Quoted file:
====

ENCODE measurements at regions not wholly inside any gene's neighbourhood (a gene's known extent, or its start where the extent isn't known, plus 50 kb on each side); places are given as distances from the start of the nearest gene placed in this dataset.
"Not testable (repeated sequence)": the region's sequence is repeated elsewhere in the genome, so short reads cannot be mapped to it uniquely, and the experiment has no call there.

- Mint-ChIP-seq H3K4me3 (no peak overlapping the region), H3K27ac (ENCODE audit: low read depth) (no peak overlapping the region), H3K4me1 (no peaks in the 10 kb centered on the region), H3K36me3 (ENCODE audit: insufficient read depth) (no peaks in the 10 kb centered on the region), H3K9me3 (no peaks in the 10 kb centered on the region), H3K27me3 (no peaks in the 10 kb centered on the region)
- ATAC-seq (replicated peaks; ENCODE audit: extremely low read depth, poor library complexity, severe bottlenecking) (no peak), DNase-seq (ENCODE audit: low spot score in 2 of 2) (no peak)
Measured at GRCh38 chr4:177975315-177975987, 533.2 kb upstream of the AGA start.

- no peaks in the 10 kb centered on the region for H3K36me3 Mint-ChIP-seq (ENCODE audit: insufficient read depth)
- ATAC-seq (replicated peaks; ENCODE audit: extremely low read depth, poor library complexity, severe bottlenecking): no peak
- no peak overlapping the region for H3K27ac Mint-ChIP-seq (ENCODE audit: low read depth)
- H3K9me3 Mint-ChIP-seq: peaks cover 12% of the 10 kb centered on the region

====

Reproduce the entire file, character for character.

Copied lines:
ENCODE measurements at regions not wholly inside any gene's neighbourhood (a gene's known extent, or its start where the extent isn't known, plus 50 kb on each side); places are given as distances from the start of the nearest gene placed in this dataset.
"Not testable (repeated sequence)": the region's sequence is repeated elsewhere in the genome, so short reads cannot be mapped to it uniquely, and the experiment has no call there.

- Mint-ChIP-seq H3K4me3 (no peak overlapping the region), H3K27ac (ENCODE audit: low read depth) (no peak overlapping the region), H3K4me1 (no peaks in the 10 kb centered on the region), H3K36me3 (ENCODE audit: insufficient read depth) (no peaks in the 10 kb centered on the region), H3K9me3 (no peaks in the 10 kb centered on the region), H3K27me3 (no peaks in the 10 kb centered on the region)
- ATAC-seq (replicated peaks; ENCODE audit: extremely low read depth, poor library complexity, severe bottlenecking) (no peak), DNase-seq (ENCODE audit: low spot score in 2 of 2) (no peak)
Measured at GRCh38 chr4:177975315-177975987, 533.2 kb upstream of the AGA start.

- no peaks in the 10 kb centered on the region for H3K36me3 Mint-ChIP-seq (ENCODE audit: insufficient read depth)
- ATAC-seq (replicated peaks; ENCODE audit: extremely low read depth, poor library complexity, severe bottlenecking): no peak
- no peak overlapping the region for H3K27ac Mint-ChIP-seq (ENCODE audit: low read depth)
- H3K9me3 Mint-ChIP-seq: peaks cover 12% of the 10 kb centered on the region